Funnily enough, once I added back in all the foods, I never once felt like I was going to ralph. I guess I have a stomach of steel because by rights I should have felt miserable at the first bite of sugar but I didn’t. I do get sleepy when I eat sugar now, so I am diligent in trying to avoid it. Some other weird things happened to my palate, though. I can no longer eat regular mustard. It tastes like horseradish, and I’m about as fond of horseradish as I am raw onion. I can also no longer eat parmesan cheese. It tastes moldy and sour. Gross, quite frankly. These are two things I loved once so I’m slightly ticked off that Whole 30 23 gave me those aversions instead of the Beyonce booty I so richly deserved.

I have a few other updates and items of note.


This is my headshot, the professional one I had to have made and the same one I was so snarky about. Look at those cheeks, would ya? Also, do you see how pink I am? That’s even after the photographer did some editing with color and whatnot. Martie and I are doing some corrections there, and tomorrow you can read all about it on her blog. I’ll link to it in the morning. Once you lament over my pink cheeks, have a gander at my hair. Martie does such fabulous work. Someone told me today that big hair belongs to the 80s and to Texas but I call her full of poop. The bigger the better. I’m so sorry that the beehive is passé. I’d rock that in a heartbeat.

I’ll be out of town next week on my fancy tropical cruise. Lest any of you thieves and robbers decide to remove my home of its valuables, please note that I have a roommate, a neighbor and two vicious attack cats, all of which would risk their lives to defend my home. I mean, in theory anyway. I’ll take loads of pics, hopefully none of men in Speedos, for your viewing pleasure. I’d treat this trip much like the Ireland trip with a post for every day that I’m gone but being as how Woney and I plan to spend every day viewing the ocean over our toes in a hammock, I doubt those posts would be of much interest to you.

A final note – have any of you read The Moonstone? Four years ago, I joined a book club. I don’t know why I didn’t think of it sooner, honestly, the way I read. I’ve attended this club nearly every month for four years and read some books that I would never recommend. Seriously, we pick some of the strangest books but almost every month there is a lone person who loved the month’s selection. The rest of us have strong opinions of them, not many of which are good. Eighteen months ago we read The Grapes of Wrath. Rather, it was supposed to have been read eighteen months ago. While I enjoyed it, it did take me nineteen months to finish it. I’m currently doing that with The Moonstone. Tonight we are to have a deep and philosophical discussion about the book and I will be able to do that but only about the first 350 pages, of which there are 667. The whole point of this, though, is to ask for other book recommendations. Anyone got anything good they recommend? I can only promise that nine out of ten of us will hate it, but we still might like to give it a whirl.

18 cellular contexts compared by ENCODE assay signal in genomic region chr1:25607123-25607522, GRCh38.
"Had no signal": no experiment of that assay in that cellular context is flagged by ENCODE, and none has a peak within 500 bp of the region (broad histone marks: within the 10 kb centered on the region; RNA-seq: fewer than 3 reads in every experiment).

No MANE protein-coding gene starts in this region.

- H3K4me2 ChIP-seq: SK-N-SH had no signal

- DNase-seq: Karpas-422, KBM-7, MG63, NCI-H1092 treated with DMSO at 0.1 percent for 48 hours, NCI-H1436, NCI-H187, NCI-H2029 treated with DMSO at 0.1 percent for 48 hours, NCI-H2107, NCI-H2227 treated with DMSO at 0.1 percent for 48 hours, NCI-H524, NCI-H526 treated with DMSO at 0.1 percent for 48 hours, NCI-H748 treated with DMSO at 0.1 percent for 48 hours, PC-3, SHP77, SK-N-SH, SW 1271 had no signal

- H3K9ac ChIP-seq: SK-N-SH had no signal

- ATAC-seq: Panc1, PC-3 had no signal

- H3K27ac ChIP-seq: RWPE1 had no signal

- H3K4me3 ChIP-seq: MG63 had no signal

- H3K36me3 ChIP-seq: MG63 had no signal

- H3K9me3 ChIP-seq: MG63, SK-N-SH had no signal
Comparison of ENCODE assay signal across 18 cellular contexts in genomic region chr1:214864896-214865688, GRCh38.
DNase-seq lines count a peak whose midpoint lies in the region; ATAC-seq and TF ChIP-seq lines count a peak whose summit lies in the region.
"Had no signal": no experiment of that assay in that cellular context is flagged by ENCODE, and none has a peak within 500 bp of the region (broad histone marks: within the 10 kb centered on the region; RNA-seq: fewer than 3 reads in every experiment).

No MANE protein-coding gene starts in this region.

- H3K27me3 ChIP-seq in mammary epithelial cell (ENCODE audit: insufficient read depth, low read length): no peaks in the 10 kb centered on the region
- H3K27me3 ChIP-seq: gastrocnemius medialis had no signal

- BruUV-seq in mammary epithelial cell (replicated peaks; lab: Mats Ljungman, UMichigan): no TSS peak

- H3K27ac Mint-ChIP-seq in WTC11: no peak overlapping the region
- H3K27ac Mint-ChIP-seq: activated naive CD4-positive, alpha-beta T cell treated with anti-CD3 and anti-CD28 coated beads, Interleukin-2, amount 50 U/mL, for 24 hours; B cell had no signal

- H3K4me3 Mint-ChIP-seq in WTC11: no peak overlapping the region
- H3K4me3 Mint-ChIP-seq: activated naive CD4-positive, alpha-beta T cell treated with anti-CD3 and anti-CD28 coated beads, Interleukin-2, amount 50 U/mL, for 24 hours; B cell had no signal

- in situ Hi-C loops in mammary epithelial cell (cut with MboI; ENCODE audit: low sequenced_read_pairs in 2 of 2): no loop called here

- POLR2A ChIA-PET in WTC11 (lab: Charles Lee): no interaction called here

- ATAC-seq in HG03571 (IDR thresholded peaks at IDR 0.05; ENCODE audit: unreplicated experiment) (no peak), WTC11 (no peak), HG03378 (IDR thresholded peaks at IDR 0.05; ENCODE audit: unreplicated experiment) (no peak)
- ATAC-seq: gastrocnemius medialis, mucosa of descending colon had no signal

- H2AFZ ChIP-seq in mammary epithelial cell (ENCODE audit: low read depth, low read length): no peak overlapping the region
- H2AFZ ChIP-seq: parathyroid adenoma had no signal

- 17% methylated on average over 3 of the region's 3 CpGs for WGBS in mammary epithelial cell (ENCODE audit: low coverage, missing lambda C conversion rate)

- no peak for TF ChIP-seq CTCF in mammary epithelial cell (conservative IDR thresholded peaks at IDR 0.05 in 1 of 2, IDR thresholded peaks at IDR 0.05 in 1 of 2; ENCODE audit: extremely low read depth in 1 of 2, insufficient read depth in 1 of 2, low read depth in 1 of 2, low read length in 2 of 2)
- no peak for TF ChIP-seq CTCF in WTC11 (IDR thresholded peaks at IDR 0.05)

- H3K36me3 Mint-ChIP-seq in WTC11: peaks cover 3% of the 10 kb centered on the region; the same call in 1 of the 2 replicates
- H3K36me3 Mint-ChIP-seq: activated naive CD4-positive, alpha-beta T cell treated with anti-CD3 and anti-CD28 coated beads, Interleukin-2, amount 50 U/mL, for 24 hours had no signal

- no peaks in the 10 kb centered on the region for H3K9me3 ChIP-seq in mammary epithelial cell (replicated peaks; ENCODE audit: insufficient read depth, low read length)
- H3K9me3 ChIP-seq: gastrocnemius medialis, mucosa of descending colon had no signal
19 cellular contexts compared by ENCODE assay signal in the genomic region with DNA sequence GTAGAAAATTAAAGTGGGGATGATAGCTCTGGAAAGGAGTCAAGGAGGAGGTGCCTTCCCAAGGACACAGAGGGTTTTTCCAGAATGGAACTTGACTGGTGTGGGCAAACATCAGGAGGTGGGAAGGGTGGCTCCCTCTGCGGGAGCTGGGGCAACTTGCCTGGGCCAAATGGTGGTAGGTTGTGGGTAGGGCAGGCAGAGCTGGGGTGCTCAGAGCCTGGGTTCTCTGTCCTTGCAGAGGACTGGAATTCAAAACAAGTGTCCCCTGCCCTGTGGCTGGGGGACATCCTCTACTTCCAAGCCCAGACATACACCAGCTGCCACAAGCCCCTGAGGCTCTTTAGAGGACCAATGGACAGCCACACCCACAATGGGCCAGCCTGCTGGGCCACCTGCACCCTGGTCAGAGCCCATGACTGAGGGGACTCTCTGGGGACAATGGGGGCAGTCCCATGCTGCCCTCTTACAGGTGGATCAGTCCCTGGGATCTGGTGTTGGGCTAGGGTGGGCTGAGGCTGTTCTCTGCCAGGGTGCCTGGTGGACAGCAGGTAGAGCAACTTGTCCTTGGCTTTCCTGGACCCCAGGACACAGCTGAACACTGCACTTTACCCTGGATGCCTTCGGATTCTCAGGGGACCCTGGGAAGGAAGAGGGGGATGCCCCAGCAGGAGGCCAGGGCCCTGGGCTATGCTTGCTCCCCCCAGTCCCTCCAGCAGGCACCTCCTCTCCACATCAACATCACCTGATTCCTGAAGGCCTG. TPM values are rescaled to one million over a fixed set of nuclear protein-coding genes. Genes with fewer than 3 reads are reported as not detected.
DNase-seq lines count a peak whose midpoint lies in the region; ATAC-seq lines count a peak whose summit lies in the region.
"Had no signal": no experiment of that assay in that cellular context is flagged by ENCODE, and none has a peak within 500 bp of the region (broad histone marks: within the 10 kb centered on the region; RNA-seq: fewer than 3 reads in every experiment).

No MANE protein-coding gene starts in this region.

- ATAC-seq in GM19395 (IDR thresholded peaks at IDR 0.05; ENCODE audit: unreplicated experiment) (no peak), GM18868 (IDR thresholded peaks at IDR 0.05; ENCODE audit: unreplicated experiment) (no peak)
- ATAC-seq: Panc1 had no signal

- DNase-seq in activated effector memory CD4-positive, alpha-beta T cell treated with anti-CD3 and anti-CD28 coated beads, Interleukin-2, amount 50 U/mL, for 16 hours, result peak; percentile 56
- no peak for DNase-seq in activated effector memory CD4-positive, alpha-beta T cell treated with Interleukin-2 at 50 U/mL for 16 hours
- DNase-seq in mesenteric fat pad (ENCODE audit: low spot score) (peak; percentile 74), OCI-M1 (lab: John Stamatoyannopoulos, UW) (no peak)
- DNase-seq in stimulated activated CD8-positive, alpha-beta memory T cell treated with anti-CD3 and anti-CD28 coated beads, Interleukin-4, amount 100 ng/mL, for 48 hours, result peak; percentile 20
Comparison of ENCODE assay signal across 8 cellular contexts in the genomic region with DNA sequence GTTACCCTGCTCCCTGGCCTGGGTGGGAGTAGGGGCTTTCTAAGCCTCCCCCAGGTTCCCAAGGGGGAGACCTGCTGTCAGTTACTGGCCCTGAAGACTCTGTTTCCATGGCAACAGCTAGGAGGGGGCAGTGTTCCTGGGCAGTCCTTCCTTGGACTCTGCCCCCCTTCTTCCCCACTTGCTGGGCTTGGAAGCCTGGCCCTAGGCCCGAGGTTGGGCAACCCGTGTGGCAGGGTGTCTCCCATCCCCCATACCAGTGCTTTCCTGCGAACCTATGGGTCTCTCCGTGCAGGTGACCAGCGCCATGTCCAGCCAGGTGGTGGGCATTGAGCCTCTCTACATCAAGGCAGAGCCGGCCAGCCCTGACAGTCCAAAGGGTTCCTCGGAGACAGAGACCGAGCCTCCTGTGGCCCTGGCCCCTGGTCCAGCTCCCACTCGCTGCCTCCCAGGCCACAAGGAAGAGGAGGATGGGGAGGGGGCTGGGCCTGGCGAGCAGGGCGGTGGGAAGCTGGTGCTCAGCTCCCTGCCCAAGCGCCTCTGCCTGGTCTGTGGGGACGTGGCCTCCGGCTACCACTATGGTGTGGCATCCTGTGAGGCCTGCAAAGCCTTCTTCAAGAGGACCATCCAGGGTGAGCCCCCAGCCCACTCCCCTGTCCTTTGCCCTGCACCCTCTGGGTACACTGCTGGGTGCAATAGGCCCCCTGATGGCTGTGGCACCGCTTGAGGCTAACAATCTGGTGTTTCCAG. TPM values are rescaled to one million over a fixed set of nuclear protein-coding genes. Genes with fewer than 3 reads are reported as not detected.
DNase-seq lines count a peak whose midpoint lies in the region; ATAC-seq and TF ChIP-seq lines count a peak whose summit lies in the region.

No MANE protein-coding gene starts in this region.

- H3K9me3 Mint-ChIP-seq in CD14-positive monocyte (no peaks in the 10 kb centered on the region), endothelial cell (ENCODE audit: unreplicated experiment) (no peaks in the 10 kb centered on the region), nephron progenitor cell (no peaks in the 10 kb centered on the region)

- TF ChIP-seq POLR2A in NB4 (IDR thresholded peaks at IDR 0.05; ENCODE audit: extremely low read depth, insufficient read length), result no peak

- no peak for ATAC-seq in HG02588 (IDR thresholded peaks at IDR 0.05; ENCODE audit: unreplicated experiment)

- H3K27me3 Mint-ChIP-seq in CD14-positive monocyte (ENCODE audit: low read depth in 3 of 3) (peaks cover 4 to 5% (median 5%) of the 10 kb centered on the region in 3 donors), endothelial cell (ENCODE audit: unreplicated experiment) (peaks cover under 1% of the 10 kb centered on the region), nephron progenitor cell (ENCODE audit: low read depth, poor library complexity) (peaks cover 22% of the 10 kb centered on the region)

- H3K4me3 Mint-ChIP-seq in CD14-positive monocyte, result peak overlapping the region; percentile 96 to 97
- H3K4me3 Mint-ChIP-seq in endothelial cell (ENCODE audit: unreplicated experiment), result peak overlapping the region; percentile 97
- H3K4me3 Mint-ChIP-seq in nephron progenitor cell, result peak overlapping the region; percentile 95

Y’all miss me next week, would ya?

Men, I Am Sorry

You guys ever listen to a song on the radio and suddenly you feel the need to glue on some false eyelashes as long as your arm and puff up your hair in a giant afro and grab a microphone into which you wail your guts out about how all men are dirtbags and you just want to squash all of them in their parts with the very pointy end of your stilettos (or your roller skates) upon which you are tottering around, all indignant and righteous even though no man has done you wrong and the men you do know are perfectly lovely?

Anyone have a song do that to them?


Right. Me neither.

Unfounded righteous indignation begins after a redirect to Youtube and 15 seconds of advertising.


And Then The Alternator Died

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You see that second hood up, there? The blue one? That’s my car, in the shop again.

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When does one decide to call it quits with a car? This is not a rhetorical question. I’m really asking. At what point do I say “uncle” and quit spending money on this car that is determined, it seems, to break every part in itself? Thus far I have spent 2/3 of the yearly money I would have spent on car payments. I guess if I come out even $5 less than what I would have spent in a year, I’m okay? I was rather hoping that I’d have time to actually save the money over the year and THEN put it back into my car but I guess that’s what I get for hoping.

While I’m in this lovely mood, I’d like to remind you that it is winter. You probably already knew that, what with all the blizzards and the snow and the busted pipes. And the electric bills that send you to the poor house. Because of winter, I’m behind on my posting. I’d like to tell you that lately I have had a life and have had no time for writing but that is a big fat lie. Lately I have had library books and a cozy sofa and warm blankets. Because it’s been cold, instead of going out to find some life, I’ve stayed home with Murphy and Seamus and read some really good and really bad books. It just sounded better to say I’ve had a life.